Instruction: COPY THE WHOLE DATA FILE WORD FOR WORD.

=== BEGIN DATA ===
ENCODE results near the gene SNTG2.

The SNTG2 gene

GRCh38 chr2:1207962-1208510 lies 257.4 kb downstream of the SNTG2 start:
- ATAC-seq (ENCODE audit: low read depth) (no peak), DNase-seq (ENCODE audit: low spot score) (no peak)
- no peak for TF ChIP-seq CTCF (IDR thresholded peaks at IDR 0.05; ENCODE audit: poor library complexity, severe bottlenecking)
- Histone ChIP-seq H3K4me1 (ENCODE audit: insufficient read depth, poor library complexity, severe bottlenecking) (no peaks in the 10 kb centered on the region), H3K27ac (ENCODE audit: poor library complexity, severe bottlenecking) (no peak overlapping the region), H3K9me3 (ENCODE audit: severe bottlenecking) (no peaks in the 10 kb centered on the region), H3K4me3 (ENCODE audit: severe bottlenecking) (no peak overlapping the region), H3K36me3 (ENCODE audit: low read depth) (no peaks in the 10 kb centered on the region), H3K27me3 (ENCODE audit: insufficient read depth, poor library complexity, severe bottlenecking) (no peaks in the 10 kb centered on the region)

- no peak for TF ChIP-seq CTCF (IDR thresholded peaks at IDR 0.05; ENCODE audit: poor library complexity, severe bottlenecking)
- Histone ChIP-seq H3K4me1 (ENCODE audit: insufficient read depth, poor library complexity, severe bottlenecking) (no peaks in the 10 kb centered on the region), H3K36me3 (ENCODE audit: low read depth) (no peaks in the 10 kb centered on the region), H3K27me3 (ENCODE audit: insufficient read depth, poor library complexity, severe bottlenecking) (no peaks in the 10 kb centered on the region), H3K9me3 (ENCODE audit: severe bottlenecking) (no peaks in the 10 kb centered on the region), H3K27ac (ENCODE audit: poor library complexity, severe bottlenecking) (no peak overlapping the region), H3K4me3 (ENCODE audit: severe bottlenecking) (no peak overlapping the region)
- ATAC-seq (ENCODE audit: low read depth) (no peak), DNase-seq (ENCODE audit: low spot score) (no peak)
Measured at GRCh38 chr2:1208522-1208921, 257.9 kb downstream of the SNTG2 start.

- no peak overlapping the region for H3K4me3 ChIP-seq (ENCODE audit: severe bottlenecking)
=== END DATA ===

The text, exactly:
ENCODE results near the gene SNTG2.

The SNTG2 gene

GRCh38 chr2:1207962-1208510 lies 257.4 kb downstream of the SNTG2 start:
- ATAC-seq (ENCODE audit: low read depth) (no peak), DNase-seq (ENCODE audit: low spot score) (no peak)
- no peak for TF ChIP-seq CTCF (IDR thresholded peaks at IDR 0.05; ENCODE audit: poor library complexity, severe bottlenecking)
- Histone ChIP-seq H3K4me1 (ENCODE audit: insufficient read depth, poor library complexity, severe bottlenecking) (no peaks in the 10 kb centered on the region), H3K27ac (ENCODE audit: poor library complexity, severe bottlenecking) (no peak overlapping the region), H3K9me3 (ENCODE audit: severe bottlenecking) (no peaks in the 10 kb centered on the region), H3K4me3 (ENCODE audit: severe bottlenecking) (no peak overlapping the region), H3K36me3 (ENCODE audit: low read depth) (no peaks in the 10 kb centered on the region), H3K27me3 (ENCODE audit: insufficient read depth, poor library complexity, severe bottlenecking) (no peaks in the 10 kb centered on the region)

- no peak for TF ChIP-seq CTCF (IDR thresholded peaks at IDR 0.05; ENCODE audit: poor library complexity, severe bottlenecking)
- Histone ChIP-seq H3K4me1 (ENCODE audit: insufficient read depth, poor library complexity, severe bottlenecking) (no peaks in the 10 kb centered on the region), H3K36me3 (ENCODE audit: low read depth) (no peaks in the 10 kb centered on the region), H3K27me3 (ENCODE audit: insufficient read depth, poor library complexity, severe bottlenecking) (no peaks in the 10 kb centered on the region), H3K9me3 (ENCODE audit: severe bottlenecking) (no peaks in the 10 kb centered on the region), H3K27ac (ENCODE audit: poor library complexity, severe bottlenecking) (no peak overlapping the region), H3K4me3 (ENCODE audit: severe bottlenecking) (no peak overlapping the region)
- ATAC-seq (ENCODE audit: low read depth) (no peak), DNase-seq (ENCODE audit: low spot score) (no peak)
Measured at GRCh38 chr2:1208522-1208921, 257.9 kb downstream of the SNTG2 start.

- no peak overlapping the region for H3K4me3 ChIP-seq (ENCODE audit: severe bottlenecking)